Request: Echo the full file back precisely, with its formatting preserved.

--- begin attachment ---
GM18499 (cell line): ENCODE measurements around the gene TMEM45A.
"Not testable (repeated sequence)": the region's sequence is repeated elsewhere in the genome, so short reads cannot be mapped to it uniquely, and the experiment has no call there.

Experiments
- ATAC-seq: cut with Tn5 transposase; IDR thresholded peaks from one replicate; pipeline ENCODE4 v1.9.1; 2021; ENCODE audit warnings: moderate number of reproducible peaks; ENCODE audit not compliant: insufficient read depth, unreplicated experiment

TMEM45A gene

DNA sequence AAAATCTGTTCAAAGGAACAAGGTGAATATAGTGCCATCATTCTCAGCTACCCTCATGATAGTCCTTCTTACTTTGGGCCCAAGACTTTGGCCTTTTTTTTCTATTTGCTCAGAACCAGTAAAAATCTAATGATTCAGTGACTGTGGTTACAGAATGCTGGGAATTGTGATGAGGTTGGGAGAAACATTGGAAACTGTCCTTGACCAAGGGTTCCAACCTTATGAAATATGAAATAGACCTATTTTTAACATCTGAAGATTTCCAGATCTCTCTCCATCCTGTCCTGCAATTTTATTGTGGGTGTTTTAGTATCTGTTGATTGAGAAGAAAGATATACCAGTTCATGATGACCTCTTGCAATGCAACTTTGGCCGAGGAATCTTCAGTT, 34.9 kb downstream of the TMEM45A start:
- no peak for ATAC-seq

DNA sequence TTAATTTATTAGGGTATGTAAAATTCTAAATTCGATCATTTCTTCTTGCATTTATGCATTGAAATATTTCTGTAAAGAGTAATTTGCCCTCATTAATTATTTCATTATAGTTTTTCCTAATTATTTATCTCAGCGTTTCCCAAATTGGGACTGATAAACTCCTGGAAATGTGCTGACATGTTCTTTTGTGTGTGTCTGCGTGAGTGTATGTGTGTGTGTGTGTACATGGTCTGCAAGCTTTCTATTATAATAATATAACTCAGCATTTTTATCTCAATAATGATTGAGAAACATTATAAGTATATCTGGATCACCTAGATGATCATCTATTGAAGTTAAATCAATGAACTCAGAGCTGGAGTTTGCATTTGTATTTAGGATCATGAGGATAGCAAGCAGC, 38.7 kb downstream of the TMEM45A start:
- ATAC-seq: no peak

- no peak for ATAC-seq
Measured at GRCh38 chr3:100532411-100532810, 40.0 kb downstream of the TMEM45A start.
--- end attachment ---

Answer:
GM18499 (cell line): ENCODE measurements around the gene TMEM45A.
"Not testable (repeated sequence)": the region's sequence is repeated elsewhere in the genome, so short reads cannot be mapped to it uniquely, and the experiment has no call there.

Experiments
- ATAC-seq: cut with Tn5 transposase; IDR thresholded peaks from one replicate; pipeline ENCODE4 v1.9.1; 2021; ENCODE audit warnings: moderate number of reproducible peaks; ENCODE audit not compliant: insufficient read depth, unreplicated experiment

TMEM45A gene

DNA sequence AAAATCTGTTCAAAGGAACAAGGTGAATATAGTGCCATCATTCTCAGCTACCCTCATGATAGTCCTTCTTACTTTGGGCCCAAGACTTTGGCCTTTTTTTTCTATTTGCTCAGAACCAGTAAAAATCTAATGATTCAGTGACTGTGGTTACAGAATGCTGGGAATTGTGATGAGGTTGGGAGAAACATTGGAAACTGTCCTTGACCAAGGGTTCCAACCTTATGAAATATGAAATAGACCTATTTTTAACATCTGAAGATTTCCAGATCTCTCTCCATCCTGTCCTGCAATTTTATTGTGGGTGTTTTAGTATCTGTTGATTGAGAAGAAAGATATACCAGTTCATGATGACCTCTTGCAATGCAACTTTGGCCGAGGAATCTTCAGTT, 34.9 kb downstream of the TMEM45A start:
- no peak for ATAC-seq

DNA sequence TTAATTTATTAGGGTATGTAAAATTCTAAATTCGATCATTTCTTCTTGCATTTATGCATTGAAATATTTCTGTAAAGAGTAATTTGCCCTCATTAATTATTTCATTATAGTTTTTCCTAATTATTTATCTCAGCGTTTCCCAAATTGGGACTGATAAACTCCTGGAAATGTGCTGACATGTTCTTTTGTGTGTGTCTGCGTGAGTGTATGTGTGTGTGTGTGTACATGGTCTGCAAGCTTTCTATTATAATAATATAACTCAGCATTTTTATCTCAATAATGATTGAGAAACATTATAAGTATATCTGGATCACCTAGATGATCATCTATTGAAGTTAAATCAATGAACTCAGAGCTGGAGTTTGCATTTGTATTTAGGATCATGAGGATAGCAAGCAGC, 38.7 kb downstream of the TMEM45A start:
- ATAC-seq: no peak

- no peak for ATAC-seq
Measured at GRCh38 chr3:100532411-100532810, 40.0 kb downstream of the TMEM45A start.